Bloomsbury has signed a memoir from Richard Hines, whose experiences training kestrels as a boy inspired his brother Barry's 1968 novel, A Kestrel for a Knave.
Hines grew up in Hoyland Common, a mining village in south Yorkshire, close to the ruins of Tankersley Hall where he discovered nesting kestrels. Using instructions from a medieval manual he found in the local library, Hines trained one of the kestrels, which inspired his older brother's book, later turned into the film "Kes" by director Ken Loach.
Michael Fishwick at Bloomsbury signed the memoir from Patrick Walsh at Conville & Walsh, beating an offer from Transworld. The book, No Way But Gentlenesse, takes its title from an instruction in an old falconry manual, which advises that a bird cannot be forced to do anything it does not want to.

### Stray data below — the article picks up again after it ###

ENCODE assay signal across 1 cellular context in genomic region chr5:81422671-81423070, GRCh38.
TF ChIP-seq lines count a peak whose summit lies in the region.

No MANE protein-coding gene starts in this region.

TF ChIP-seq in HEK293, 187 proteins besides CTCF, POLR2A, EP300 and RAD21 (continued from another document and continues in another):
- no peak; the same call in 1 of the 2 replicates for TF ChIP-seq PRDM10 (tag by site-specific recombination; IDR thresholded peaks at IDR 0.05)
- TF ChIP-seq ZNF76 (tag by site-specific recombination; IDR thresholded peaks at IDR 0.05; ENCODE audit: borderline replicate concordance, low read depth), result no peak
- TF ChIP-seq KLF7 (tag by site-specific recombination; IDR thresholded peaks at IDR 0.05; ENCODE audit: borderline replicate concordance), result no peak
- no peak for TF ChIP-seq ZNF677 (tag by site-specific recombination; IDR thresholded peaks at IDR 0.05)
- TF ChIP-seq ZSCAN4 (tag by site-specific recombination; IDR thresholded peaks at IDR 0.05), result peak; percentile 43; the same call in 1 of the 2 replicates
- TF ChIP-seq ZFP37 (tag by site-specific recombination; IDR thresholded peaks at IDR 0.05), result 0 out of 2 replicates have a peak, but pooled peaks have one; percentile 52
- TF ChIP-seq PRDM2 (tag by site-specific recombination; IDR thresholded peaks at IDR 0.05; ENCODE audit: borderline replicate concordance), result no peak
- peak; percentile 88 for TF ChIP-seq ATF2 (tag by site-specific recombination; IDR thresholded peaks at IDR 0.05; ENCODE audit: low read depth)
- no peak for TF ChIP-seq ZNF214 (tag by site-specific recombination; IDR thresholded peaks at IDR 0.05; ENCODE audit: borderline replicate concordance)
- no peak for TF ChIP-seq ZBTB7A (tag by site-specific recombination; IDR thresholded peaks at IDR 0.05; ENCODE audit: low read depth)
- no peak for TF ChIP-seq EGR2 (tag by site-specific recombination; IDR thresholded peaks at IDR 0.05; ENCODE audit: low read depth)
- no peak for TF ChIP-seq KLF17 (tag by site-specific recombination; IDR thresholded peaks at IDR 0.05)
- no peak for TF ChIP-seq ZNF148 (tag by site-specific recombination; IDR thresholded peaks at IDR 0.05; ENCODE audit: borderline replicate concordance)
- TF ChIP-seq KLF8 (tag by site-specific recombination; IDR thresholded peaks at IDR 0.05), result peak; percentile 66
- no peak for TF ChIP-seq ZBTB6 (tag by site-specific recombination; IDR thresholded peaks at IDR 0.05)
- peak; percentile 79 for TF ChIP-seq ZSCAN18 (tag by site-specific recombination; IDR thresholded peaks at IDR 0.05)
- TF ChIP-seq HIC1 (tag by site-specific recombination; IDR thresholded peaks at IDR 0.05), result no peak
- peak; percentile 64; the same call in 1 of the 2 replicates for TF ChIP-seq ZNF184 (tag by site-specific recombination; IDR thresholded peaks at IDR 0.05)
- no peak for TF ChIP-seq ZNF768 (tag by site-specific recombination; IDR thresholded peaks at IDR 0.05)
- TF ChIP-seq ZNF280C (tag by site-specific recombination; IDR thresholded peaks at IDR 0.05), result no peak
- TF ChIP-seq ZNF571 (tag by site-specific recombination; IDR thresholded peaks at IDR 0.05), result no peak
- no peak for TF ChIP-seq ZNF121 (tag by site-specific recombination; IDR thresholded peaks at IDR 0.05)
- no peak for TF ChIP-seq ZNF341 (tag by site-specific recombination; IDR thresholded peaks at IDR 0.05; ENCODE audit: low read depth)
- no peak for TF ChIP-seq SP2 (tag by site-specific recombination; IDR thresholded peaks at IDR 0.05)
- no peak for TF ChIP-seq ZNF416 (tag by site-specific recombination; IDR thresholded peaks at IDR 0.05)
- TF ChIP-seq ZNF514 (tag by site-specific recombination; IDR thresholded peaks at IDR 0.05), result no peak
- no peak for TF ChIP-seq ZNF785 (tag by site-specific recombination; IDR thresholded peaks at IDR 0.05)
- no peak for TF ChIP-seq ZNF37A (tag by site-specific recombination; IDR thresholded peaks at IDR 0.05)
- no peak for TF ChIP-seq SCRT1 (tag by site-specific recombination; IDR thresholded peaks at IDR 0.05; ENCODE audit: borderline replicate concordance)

Walsh said: "What I love about No Way But Gentlesesse is Richard’s simple and beautiful writing, his love of nature, and his ability to enter fully into the minds of his kestrels... For me this memoir sits somewhere in the Venn diagram between a falconry memoir and a Yorkshire autobiography, but it also carries the huge additional charge that Richard’s life was the basis for Kes. Millions of school children have read Kes as a set text, and have seen the film, yet no-one knows that there was a real person behind both."
Hines, now 69, lives in south Sheffield, and has spent his career as a documentary maker and lecturer at Sheffield Hallan University.
The book will be published in January 2016 in hardback.
Its acquisition follows the success of falconry memoir H is for Hawk by Helen Macdonald (Jonathan Cape), which won the Samuel Johnson Prize for Non-Fiction last month.